Resource allocation and decision-making

The goal of environmental decision science is to drive more efficient environmental management, for example, determining how to best distribute finite environmental budgets to most cost effectively reduce biodiversity loss. The discipline of environmental decision science has matured rapidly over the past decade, with Australia establishing global leadership, through the ARC Centre of Excellence for Environmental Decisions (CEED) and other centres.

Our decision science research incorporates a range of quantitative approaches including spatial prioritization and conservation planning, ecological population modelling, and modelling of development and change vegetation condition through time. Our work has had a significant impact on practice in governments and NGOs. 

Examples of questions we are currently working on:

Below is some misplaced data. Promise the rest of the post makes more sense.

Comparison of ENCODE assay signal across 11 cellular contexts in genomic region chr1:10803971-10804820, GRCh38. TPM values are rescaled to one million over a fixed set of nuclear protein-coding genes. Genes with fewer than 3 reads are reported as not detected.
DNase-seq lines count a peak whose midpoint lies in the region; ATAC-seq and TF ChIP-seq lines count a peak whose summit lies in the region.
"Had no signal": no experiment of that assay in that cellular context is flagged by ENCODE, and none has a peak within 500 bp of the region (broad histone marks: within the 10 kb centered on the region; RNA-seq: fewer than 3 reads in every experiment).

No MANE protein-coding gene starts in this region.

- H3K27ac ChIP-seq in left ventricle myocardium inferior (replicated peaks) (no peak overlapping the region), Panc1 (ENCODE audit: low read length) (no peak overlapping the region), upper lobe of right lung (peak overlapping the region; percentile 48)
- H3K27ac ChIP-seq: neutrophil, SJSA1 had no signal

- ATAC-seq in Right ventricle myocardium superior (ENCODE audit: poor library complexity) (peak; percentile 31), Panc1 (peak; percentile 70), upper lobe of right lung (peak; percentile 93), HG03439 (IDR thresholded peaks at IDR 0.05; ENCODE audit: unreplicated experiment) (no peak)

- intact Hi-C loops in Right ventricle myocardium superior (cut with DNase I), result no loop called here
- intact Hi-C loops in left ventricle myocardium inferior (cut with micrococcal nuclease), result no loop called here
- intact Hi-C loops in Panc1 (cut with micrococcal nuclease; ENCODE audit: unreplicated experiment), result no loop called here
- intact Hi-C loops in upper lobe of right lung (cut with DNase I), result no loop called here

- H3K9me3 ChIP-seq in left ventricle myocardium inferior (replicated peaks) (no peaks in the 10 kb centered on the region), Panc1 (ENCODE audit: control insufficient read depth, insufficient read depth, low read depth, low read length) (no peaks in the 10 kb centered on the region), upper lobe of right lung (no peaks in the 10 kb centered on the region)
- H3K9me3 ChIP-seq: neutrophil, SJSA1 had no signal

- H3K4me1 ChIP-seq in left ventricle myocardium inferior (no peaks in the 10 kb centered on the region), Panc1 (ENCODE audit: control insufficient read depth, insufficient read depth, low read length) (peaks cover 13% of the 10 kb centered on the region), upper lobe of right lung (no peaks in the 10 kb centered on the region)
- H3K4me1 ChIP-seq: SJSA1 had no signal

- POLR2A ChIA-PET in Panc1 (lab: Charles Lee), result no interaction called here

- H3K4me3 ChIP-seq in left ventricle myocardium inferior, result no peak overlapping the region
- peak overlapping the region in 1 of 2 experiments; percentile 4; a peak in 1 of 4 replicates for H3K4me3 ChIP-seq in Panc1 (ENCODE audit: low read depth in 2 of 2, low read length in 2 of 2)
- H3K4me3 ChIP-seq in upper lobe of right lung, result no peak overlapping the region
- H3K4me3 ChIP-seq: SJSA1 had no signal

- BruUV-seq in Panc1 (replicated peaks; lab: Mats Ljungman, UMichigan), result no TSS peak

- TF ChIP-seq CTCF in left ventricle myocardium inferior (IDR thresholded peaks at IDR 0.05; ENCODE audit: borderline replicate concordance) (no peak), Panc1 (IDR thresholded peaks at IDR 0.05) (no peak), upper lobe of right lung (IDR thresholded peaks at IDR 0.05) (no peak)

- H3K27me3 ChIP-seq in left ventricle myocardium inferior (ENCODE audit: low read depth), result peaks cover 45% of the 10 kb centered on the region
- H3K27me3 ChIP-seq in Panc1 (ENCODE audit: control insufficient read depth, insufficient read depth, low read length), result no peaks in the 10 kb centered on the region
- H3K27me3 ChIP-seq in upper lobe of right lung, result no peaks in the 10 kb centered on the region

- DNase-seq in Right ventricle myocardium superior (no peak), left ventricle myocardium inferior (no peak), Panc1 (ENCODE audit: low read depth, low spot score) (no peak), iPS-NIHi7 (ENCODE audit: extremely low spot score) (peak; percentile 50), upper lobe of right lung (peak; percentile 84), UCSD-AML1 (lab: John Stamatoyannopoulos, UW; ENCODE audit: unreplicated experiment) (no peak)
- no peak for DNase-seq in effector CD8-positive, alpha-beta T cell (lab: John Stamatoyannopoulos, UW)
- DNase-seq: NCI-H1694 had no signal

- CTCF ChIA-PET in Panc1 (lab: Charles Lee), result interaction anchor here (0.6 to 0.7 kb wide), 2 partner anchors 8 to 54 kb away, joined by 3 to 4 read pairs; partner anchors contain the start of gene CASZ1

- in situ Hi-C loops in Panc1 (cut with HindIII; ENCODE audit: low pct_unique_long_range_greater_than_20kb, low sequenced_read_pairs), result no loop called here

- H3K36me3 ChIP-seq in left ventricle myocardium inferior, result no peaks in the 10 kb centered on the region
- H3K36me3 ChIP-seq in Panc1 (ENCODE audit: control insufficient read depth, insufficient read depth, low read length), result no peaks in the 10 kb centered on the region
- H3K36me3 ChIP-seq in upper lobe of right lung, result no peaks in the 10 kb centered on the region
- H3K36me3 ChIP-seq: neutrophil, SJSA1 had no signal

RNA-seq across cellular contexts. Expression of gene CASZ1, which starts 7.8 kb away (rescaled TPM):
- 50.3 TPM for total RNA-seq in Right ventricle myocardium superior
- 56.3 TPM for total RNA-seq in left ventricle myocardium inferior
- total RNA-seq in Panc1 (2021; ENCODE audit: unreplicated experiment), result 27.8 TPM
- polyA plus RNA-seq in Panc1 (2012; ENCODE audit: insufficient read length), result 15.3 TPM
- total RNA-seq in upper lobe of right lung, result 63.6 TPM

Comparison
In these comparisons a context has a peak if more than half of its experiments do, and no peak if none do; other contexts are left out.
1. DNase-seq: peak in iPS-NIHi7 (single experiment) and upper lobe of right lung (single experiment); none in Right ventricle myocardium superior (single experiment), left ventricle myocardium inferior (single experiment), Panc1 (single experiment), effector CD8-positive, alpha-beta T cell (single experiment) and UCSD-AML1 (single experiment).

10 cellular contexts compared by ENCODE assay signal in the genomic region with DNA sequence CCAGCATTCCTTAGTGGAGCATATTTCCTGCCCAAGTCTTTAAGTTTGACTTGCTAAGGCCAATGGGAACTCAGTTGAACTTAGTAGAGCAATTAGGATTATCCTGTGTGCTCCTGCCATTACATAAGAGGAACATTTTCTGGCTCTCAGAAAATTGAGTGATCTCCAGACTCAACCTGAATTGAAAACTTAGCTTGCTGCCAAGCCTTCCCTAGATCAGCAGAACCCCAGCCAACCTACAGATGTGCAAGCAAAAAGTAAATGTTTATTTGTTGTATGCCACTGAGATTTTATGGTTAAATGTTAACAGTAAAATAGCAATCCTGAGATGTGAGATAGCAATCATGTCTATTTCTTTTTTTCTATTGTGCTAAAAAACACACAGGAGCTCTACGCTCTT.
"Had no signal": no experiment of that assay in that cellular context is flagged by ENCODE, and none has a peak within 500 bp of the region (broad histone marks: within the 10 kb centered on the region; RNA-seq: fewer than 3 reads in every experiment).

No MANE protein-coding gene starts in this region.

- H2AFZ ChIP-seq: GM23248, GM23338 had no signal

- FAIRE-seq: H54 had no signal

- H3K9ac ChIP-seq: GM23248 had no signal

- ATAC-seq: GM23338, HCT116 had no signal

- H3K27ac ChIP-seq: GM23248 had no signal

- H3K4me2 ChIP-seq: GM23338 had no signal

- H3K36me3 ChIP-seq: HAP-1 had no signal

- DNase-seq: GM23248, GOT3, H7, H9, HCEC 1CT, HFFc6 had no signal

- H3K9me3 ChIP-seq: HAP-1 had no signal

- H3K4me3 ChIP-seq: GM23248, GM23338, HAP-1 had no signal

• How does optimizing resource allocation in the presence of uncertainty magnify that uncertainty, and result in a greater propensity for negative surprises? (Ascelin Gordon)
  • How should activities to reduce illegal poaching of jaguars in the Brazillian Atlantic Forest be deployed to minimize the losses in population size? (Ascelin Gordon)
  • How can conservation planning move away from a focus on maximizing the representation of  biodiversity features, and move towards maximizing the impact of conservation actions? (Ascelin Gordon)

For collaboration or further information about current projects under this theme please contact the relevant lab member above. 

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